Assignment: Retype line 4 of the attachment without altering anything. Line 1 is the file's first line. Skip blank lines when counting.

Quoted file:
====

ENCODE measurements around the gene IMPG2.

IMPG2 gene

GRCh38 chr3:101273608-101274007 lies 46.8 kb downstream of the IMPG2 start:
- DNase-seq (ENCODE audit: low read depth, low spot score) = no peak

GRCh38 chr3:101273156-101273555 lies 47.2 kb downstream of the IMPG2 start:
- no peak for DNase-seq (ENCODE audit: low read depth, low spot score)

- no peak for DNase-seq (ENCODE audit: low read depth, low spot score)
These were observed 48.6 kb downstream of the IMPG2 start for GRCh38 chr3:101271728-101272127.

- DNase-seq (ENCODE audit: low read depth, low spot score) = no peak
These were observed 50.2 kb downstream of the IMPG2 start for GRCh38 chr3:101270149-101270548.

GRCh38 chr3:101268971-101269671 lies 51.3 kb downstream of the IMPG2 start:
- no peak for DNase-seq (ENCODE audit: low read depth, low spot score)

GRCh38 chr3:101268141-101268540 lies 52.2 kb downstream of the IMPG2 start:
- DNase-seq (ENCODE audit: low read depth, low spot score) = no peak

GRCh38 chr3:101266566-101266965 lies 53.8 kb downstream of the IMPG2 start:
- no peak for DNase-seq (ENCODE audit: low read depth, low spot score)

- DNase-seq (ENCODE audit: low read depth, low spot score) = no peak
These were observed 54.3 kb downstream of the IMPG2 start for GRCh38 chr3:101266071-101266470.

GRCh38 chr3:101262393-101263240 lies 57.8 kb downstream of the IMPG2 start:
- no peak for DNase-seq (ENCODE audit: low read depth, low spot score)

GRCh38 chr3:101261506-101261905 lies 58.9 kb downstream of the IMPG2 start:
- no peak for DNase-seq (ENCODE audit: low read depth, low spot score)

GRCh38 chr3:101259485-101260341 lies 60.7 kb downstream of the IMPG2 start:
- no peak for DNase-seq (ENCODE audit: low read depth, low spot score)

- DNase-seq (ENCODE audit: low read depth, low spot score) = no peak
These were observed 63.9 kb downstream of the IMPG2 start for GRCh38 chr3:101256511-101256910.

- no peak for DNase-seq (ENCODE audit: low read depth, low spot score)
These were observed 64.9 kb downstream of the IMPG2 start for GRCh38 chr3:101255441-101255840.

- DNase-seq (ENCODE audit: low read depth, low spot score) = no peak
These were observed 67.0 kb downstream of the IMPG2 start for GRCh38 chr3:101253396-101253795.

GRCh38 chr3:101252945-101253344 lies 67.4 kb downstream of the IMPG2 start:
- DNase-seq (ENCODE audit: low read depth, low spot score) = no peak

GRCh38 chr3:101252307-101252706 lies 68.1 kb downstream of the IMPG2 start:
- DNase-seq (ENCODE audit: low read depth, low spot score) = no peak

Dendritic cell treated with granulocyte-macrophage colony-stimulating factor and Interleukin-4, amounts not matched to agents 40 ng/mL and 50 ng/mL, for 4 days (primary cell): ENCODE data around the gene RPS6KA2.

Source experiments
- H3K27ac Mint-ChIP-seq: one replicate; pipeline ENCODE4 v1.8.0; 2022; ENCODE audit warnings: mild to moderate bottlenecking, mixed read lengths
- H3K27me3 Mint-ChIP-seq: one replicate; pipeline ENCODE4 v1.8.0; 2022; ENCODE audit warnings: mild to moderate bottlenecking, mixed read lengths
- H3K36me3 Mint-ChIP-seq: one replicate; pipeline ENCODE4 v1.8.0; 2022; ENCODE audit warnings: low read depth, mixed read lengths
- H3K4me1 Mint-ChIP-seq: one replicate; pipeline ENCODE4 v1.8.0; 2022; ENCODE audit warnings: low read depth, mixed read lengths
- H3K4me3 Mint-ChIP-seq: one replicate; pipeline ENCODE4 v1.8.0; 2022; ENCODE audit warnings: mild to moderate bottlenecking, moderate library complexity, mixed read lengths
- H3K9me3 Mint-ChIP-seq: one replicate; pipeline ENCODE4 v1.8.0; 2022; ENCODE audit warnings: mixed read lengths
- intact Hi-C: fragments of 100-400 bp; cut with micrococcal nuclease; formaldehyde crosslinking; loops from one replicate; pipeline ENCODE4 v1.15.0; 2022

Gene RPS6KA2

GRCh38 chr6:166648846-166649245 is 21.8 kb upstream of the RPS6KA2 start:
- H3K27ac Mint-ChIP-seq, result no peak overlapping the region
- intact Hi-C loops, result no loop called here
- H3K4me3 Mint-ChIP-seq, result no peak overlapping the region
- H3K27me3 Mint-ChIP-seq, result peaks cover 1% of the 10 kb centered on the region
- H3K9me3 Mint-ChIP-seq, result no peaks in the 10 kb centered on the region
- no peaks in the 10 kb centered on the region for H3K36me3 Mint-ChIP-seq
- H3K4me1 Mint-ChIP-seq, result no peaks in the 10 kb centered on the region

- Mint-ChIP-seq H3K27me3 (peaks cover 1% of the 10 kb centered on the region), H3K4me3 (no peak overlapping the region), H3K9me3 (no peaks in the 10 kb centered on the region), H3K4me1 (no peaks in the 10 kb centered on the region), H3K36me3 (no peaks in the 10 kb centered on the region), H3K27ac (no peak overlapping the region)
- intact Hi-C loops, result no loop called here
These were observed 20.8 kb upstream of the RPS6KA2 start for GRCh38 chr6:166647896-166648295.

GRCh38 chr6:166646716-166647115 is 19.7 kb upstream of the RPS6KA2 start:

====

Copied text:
- DNase-seq (ENCODE audit: low read depth, low spot score) = no peak